Involuntary manslaughter at common law has been generally defined as the killing of another unintentionally and without malice (1) in doing some unlawful act not amounting to a felony,[2] or (2) in negligently doing some act lawful in itself, or (3) by the negligent omission to perform a legal duty. See 1 Warren on Homicide (Perm. Ed. 1938), 420, 421; 26 Am. Jur. Homicide, Sec. 18, 44; 40 C.J.S. Homicide, Sec. 55, and cases therein cited. To this basic definition other authorities add the qualification, as to the first class of involuntary manslaughter, that the unlawful act be malum in se, and not merely malum prohibitum, and as to the second and third classes of the offense, that the negligence be criminally culpable, i.e., that it be gross. Clark and Marshall, Crimes (Sixth Ed.), Sections 10.04, 10.12-10.14; Perkins on Criminal Law, pp. 34, 57-61; Wharton's Criminal Law and Procedure, (Anderson Ed.), Vol. 1, Sections 289-292, 296, and cases therein cited.

    It is well settled in this State that where a charge of involuntary manslaughter is predicated on negligently doing some act lawful in itself, or by negligently failing to perform a legal duty (the second and third classes of involuntary manslaughter above delineated), the negligence necessary to support a conviction must be gross or criminal, viz., such as manifests a wanton or reckless disregard of human life.[3]Maryland v. Chapman, 101 F. Supp. 335 (D.C. Md.); Palmer v. State, 223 Md. 341; Craig v. State, 220 Md. 590; Chase v. Jenifer, supra; Neusbaum v. State, 156 Md. 149. It is equally well settled that the Legislature, in enacting Section 388, making it a misdemeanor to cause the death of another as a result of operating an automobile "in a grossly negligent manner," intended to *243 adopt this same standard of gross negligence (a wanton or reckless disregard of human life) as the minimum requirement to support a conviction for this statutory offense. Connor v. State, supra; Lilly v. State, 212 Md. 436; Thomas v. State, 206 Md. 49; Duren v. State, 203 Md. 584; Hughes v. State, 198 Md. 424; Montague v. State, 3 Md. App. 66.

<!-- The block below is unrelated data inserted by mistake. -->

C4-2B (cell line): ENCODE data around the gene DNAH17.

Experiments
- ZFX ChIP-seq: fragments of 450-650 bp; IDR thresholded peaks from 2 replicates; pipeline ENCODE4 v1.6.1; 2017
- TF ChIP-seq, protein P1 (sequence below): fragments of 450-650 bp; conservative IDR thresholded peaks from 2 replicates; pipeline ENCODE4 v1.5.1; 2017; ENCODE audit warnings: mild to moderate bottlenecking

It is likewise clear that the Maryland cases have generally recognized that a charge of involuntary manslaughter at common law could in some circumstances at least be based on the doing of an unlawful act. In Neusbaum v. State, supra, the court, in defining a felonious homicide, characterized the crime so as to include those cases where one takes the life of another unintentionally and without excuse "while needlessly doing anything in its nature dangerous to life, or who causes death by neglecting a duty imposed either by law or by contract, or in the course of committing a crime or even a civil wrong." 156 Md. at page 155. To like effect, the court in Insurance Company v. Prostic, 169 Md. 535, in discussing a felonious homicide, held at page 539 that "when the person acting has no intention to injure anybody, but death is the result of unlawful action endangering life, there is manslaughter, at least."

    Neusbaum and Prostic seemingly share a common thread — that where a prosecution for involuntary manslaughter is based on the commission of an unlawful act causing death, the act must itself be dangerous to life. As the Prostic court observed, if the person causing the death of another "intends to do an unlawful and wrongful act, which is punishable because it is wrong in itself, and in doing it he inflicts an unforeseen injury, he is criminally liable for that injury" [since] "[t]here are many acts so heedless and incautious as necessarily to be deemed unlawful and wanton, though there may not be any express intent to do mischief, and the party committing them causing death by such conduct will be guilty of manslaughter." 169 Md. at page 539.